Seduced by power: evangelicals and the election

Seduced by power
The increasing tension, bitterness, anger and outright hatred permeating the US election is a sad reflection of our times.
But it was also predictable.
It was predictable the moment a number of prominent American evangelical leaders determined that political power was the only route to ensuring that their goals of establishing a “Christian” nation would succeed. The gathered together and created groups like The Moral Majority. They became involved in the political system at the grassroots level. They beat the streets for their chosen candidates at local, state and federal levels. They courted the media. They raised millions of dollars, aware that the only functional way to gain access to the higher political spectrum was to create PAC’s (Political Action Committees) that are the funding arm of any campaign. They aligned themselves with conservative values not only in social areas but later in fiscal policy and foreign affairs. 
As the conservative movement grew in power and prestige, more zealous—and therefore more dedicated and active—arms began to appear. One such group called itself the Tea Party after a rebellious action just before the Revolution. The name symbolized their disgust with the quid pro quo of American politics and a desire for change.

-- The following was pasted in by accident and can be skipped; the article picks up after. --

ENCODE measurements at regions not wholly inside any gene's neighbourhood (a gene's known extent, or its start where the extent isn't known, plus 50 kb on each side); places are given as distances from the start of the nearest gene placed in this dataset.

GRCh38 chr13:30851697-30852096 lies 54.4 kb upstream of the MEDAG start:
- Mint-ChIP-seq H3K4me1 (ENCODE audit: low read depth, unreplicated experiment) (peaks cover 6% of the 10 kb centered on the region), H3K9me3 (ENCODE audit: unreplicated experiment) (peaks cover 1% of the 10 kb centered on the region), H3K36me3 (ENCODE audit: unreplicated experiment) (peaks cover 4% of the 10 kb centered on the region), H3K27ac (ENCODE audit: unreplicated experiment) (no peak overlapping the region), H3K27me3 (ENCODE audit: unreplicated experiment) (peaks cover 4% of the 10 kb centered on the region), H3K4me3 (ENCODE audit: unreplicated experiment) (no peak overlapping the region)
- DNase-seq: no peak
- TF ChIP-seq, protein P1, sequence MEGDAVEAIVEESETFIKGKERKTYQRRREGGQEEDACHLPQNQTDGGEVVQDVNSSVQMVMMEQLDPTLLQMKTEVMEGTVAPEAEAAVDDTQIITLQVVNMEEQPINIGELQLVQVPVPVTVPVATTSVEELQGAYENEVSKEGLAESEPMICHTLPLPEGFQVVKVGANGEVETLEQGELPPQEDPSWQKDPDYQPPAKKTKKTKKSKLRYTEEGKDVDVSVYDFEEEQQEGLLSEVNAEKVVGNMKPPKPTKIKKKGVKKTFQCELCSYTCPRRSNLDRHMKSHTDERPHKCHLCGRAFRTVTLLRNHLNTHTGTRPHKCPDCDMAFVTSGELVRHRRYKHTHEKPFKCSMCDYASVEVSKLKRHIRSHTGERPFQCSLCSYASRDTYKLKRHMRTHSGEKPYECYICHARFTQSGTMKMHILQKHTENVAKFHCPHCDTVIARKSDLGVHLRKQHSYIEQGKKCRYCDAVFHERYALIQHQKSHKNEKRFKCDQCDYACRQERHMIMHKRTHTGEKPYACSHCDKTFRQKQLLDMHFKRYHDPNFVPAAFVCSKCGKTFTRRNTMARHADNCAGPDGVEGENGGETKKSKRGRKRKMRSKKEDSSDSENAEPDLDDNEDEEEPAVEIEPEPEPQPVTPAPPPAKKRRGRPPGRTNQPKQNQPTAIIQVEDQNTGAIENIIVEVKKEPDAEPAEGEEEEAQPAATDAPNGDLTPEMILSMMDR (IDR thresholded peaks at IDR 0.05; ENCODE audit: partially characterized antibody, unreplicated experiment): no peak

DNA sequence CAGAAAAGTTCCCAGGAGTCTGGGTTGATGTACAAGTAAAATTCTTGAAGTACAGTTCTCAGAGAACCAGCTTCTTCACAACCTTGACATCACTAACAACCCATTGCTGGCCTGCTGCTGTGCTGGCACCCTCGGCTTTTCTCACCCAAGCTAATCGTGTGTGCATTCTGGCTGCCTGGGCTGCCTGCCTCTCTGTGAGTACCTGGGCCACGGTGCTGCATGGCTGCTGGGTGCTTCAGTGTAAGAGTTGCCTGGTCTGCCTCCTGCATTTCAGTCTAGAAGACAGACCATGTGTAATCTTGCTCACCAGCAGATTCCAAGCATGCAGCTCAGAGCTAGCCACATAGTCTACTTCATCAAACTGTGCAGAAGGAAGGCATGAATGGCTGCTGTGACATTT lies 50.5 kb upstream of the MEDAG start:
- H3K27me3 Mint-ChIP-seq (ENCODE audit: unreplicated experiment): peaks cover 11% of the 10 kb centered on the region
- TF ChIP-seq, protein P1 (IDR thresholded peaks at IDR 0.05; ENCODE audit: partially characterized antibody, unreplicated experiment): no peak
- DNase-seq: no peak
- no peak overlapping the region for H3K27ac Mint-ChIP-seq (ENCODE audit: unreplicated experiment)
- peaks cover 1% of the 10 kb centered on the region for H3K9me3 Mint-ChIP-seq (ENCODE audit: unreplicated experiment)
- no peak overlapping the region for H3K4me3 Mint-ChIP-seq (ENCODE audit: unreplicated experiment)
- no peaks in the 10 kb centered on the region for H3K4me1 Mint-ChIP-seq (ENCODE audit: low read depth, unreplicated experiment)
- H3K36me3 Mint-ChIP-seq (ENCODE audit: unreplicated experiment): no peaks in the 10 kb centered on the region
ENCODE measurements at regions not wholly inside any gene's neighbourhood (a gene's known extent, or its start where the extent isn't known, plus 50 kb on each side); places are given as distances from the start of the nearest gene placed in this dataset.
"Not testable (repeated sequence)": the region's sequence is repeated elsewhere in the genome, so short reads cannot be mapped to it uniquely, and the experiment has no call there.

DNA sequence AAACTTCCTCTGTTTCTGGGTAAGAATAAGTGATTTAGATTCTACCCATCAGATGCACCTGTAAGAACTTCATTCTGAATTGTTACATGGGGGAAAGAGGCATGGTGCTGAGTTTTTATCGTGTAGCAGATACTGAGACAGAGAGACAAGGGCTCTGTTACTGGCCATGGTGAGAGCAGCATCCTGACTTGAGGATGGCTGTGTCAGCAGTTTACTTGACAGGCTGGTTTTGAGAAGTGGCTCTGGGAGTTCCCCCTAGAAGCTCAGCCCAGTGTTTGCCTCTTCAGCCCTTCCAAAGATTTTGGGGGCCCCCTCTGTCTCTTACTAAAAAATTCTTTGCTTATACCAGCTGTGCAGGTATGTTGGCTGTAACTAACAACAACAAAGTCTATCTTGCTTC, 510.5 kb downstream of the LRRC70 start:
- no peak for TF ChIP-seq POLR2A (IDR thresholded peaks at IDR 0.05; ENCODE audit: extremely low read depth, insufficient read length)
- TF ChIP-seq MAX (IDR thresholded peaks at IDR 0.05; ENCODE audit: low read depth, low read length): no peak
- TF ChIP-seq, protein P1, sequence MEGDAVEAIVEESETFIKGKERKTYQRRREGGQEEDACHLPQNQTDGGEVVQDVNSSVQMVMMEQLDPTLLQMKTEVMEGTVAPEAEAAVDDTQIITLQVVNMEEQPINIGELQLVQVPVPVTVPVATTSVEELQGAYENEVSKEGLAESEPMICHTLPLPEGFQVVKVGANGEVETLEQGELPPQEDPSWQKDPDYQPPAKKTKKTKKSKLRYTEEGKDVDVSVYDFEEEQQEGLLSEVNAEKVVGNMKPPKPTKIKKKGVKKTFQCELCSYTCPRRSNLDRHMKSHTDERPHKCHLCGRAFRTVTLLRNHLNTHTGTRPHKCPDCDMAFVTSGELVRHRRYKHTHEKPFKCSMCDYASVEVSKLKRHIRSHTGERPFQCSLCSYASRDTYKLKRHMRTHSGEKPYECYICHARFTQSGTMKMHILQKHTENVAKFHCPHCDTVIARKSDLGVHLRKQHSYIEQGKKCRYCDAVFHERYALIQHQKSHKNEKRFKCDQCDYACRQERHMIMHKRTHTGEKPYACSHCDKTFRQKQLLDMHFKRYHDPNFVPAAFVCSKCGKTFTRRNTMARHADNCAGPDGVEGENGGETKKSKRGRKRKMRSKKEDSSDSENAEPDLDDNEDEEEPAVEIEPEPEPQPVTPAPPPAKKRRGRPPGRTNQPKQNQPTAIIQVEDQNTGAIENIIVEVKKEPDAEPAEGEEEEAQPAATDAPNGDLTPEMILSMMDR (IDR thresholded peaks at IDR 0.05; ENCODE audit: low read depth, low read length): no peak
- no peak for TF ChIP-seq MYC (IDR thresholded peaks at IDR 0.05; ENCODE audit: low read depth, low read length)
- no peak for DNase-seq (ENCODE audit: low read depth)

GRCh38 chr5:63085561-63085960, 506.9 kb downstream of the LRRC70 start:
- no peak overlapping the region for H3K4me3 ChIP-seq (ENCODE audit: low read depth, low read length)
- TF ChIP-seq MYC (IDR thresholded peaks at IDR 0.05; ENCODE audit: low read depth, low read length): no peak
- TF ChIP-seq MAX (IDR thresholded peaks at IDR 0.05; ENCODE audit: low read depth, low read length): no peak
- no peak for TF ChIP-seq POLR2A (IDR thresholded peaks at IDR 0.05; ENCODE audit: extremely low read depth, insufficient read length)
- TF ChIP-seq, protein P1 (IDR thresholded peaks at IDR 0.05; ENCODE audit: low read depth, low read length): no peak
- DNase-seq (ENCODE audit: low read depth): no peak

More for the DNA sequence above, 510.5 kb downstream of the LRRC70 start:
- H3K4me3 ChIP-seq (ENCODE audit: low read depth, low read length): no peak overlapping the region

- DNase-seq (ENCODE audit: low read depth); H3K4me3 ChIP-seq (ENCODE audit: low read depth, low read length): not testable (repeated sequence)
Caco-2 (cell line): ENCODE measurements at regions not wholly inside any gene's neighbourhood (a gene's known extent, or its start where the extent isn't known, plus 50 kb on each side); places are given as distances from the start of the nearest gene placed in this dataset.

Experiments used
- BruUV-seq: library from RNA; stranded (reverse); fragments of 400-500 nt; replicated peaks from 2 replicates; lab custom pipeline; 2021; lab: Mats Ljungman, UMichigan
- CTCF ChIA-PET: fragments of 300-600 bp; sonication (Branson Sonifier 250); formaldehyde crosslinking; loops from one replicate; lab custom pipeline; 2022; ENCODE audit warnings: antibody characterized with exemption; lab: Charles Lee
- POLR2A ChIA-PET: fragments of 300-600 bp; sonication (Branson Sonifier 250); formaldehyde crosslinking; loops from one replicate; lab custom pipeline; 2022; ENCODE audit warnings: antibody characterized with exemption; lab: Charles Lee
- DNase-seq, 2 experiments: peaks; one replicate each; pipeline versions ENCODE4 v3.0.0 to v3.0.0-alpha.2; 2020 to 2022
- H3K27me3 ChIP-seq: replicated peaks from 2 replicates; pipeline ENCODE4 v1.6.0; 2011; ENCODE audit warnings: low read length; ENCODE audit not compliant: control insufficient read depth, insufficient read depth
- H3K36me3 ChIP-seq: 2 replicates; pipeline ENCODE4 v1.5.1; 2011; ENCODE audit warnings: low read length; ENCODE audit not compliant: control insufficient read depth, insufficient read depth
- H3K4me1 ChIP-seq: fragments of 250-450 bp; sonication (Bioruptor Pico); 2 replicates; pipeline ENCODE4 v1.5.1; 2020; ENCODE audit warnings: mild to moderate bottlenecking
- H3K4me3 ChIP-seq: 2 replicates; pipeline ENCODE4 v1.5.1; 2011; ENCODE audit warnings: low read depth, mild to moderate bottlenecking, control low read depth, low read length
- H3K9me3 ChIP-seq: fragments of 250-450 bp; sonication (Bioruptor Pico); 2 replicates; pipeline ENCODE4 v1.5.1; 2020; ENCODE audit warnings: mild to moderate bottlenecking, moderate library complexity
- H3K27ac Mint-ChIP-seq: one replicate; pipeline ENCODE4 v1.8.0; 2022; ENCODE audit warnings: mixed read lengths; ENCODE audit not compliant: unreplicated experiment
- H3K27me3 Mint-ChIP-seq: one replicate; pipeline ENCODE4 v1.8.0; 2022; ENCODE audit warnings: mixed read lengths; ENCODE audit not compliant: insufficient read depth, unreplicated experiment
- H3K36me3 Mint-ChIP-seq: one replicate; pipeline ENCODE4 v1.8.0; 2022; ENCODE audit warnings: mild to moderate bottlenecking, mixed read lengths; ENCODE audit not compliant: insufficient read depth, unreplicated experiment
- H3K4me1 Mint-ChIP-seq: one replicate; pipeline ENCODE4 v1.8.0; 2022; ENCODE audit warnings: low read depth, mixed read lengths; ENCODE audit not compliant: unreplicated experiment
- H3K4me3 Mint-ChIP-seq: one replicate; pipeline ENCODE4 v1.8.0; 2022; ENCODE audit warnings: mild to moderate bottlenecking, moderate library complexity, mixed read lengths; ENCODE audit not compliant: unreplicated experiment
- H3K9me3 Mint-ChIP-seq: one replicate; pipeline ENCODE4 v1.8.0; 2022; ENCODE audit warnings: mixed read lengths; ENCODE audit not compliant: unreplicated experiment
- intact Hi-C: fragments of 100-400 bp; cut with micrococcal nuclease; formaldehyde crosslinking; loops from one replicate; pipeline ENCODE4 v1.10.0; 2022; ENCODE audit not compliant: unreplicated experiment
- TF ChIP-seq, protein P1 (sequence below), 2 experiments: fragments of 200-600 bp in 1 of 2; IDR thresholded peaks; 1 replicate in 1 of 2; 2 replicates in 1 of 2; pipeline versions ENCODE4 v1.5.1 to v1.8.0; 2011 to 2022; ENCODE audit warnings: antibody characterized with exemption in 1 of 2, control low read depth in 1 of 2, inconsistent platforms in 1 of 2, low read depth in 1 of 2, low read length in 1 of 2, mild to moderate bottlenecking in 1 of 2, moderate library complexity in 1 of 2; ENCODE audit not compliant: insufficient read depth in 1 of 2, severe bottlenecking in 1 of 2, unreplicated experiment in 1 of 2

And as these political groups grew in power and influence so too did their recognition that they needed a broad power base to draw upon. For a variety of philosophical reasons they realized that groups like The Moral Majority were, broadly-speaking, like minded. So they courted the evangelical base in the United States recognizing that this could be a powerful and influential group. The two disenchanted wings of American society were growing closer together.
Evangelical leaders like James Dobson, Jerry Falwell, Pat Robertson and others aligned themselves closer and closer with this wing of political America. They embraced the celebrity it gave them. They enjoyed the power and influence it gave them. They were at the pinnacle not only of church life, but at the pinnacle of public prestige and impact. They loved the opportunities to appear on national television news outlets even though they privately abhorred the ‘liberal’ media. They actively sought and obtained platforms in the media to spread their message. And to be fair, a lot of the time it was a spiritual message. Their words pointed to the disintegration of the family at the hands of social re-engineering; they emphasized the importance of personal faith in all aspects of life and called for their supporters to express that faith publicly.